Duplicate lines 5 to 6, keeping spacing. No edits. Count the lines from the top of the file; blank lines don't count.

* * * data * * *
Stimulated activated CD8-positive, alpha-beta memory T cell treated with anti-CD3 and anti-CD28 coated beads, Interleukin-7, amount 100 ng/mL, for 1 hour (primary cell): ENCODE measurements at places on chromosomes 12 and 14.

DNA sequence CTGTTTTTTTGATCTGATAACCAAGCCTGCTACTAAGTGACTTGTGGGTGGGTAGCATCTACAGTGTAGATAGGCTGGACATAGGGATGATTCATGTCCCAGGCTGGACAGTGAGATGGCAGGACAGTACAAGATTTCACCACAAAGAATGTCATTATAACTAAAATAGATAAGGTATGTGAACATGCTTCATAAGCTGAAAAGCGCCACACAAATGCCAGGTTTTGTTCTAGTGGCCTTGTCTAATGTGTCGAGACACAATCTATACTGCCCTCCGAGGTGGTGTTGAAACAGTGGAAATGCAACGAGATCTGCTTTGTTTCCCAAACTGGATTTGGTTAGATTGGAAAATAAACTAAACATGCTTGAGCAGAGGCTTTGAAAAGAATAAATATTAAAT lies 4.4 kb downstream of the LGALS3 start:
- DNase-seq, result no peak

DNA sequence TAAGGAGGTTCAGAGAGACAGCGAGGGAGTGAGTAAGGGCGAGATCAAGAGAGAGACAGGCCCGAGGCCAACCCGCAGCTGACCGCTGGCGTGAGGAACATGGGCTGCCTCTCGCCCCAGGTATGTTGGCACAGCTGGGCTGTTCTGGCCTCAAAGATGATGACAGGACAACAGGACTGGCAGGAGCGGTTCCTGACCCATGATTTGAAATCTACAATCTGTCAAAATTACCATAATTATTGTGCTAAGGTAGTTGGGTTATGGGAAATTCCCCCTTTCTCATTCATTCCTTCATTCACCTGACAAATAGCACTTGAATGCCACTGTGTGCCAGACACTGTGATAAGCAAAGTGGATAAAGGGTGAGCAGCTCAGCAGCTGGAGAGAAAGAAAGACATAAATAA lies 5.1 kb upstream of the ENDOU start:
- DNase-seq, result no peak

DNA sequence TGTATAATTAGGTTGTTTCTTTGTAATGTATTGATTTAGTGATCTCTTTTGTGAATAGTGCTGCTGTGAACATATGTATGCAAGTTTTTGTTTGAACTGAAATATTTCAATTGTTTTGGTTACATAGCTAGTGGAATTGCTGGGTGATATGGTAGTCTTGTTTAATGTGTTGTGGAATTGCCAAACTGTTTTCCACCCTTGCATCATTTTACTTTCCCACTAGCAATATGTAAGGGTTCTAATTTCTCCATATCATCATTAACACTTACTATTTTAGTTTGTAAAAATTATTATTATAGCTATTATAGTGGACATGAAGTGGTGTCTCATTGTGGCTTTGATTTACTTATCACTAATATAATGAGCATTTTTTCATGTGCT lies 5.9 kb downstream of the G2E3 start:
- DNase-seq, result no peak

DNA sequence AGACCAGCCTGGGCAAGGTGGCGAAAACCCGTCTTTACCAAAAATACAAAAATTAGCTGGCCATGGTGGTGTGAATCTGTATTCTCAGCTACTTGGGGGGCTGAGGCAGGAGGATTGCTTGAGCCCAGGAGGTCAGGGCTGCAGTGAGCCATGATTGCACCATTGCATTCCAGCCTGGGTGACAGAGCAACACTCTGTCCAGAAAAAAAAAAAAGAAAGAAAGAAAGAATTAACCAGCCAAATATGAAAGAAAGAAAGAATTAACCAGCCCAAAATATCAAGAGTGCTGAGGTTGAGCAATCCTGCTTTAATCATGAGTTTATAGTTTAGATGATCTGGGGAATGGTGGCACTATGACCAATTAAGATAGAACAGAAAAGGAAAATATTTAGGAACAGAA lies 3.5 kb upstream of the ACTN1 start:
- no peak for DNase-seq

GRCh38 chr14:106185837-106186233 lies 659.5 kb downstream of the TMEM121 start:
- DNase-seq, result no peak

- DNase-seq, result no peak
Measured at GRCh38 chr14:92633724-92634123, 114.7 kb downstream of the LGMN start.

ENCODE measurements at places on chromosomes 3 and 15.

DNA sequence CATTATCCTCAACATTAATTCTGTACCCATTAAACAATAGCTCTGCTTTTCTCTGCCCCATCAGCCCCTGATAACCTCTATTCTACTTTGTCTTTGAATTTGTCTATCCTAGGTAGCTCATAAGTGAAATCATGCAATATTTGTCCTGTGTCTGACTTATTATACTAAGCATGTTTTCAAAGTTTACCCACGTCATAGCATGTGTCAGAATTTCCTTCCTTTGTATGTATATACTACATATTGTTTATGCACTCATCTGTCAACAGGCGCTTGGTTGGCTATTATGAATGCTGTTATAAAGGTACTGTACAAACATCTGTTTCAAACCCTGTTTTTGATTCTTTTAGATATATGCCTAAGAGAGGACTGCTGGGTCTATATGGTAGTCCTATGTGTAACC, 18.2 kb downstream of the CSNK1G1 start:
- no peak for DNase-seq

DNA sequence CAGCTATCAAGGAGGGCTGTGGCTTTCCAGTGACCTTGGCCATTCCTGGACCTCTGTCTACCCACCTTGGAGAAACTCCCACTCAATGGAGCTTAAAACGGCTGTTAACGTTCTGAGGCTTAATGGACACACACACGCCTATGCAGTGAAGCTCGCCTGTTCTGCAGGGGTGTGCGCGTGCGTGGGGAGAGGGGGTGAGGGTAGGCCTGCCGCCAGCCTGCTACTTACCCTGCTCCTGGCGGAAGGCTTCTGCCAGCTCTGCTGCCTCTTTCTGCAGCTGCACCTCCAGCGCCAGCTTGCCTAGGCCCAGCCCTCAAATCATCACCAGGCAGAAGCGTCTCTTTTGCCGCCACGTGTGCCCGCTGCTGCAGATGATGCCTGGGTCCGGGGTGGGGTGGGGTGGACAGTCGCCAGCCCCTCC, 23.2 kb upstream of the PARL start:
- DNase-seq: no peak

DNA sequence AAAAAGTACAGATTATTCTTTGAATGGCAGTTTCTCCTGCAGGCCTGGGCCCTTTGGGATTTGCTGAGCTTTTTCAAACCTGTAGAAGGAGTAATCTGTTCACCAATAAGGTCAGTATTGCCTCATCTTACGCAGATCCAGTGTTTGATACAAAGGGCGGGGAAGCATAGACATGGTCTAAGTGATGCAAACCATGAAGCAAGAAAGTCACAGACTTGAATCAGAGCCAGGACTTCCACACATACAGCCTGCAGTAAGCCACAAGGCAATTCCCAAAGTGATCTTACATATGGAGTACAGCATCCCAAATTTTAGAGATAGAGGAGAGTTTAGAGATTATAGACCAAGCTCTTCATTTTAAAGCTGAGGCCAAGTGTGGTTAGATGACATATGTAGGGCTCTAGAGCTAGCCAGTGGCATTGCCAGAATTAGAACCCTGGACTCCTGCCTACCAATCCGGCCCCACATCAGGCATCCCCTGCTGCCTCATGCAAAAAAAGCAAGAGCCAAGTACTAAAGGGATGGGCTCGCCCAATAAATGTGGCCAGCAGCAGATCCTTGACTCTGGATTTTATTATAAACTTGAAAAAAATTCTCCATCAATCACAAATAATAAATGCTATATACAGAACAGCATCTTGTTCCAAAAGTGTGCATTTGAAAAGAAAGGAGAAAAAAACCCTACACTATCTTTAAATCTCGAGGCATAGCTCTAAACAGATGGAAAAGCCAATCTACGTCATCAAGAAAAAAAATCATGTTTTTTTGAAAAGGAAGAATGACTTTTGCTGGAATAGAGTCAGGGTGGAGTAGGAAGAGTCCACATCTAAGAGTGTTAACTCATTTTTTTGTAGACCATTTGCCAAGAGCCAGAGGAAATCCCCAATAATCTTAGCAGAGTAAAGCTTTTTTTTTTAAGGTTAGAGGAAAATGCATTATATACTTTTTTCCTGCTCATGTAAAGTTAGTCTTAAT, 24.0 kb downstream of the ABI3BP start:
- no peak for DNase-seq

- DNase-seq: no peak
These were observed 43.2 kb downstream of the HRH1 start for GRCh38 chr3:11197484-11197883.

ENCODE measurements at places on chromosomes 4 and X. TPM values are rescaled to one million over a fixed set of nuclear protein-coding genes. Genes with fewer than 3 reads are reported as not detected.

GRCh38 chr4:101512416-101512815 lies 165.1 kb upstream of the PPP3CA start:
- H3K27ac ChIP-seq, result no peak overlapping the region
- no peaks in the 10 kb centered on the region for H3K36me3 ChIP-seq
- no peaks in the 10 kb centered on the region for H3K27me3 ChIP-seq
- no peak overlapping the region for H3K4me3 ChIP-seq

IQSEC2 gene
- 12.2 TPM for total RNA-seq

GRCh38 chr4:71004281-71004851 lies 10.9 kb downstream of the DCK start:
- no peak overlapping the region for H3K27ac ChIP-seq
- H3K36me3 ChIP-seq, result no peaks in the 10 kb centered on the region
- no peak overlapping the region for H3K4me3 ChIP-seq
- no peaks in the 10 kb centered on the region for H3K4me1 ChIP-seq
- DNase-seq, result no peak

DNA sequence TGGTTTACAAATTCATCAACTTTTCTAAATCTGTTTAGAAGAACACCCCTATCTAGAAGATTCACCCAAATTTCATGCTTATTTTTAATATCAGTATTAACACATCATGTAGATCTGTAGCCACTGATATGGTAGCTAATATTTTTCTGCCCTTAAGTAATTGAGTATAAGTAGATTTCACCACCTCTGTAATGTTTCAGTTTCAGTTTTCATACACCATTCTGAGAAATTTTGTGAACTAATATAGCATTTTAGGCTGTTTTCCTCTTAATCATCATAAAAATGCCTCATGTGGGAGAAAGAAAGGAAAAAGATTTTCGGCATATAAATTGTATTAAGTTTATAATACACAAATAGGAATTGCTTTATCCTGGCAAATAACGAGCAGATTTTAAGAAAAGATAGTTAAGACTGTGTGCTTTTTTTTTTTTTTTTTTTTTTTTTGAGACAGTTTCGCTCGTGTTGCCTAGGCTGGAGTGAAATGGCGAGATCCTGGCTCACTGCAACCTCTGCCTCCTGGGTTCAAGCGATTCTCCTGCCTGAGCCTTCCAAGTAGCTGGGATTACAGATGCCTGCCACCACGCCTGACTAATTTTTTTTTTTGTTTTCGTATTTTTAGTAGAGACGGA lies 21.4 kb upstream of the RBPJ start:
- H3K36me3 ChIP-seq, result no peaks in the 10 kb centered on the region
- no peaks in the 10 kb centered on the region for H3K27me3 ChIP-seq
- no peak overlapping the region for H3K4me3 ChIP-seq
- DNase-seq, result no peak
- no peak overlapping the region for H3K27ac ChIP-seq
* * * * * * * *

- DNase-seq, result no peak

DNA sequence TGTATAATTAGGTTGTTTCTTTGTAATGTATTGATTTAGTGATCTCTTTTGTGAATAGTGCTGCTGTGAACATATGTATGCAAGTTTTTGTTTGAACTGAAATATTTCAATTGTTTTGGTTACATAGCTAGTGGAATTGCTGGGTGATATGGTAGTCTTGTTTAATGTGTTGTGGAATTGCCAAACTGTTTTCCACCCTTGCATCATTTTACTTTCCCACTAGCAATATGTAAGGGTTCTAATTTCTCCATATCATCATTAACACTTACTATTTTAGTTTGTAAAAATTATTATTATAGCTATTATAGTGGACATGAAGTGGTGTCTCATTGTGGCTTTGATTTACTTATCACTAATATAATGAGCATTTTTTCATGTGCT lies 5.9 kb downstream of the G2E3 start: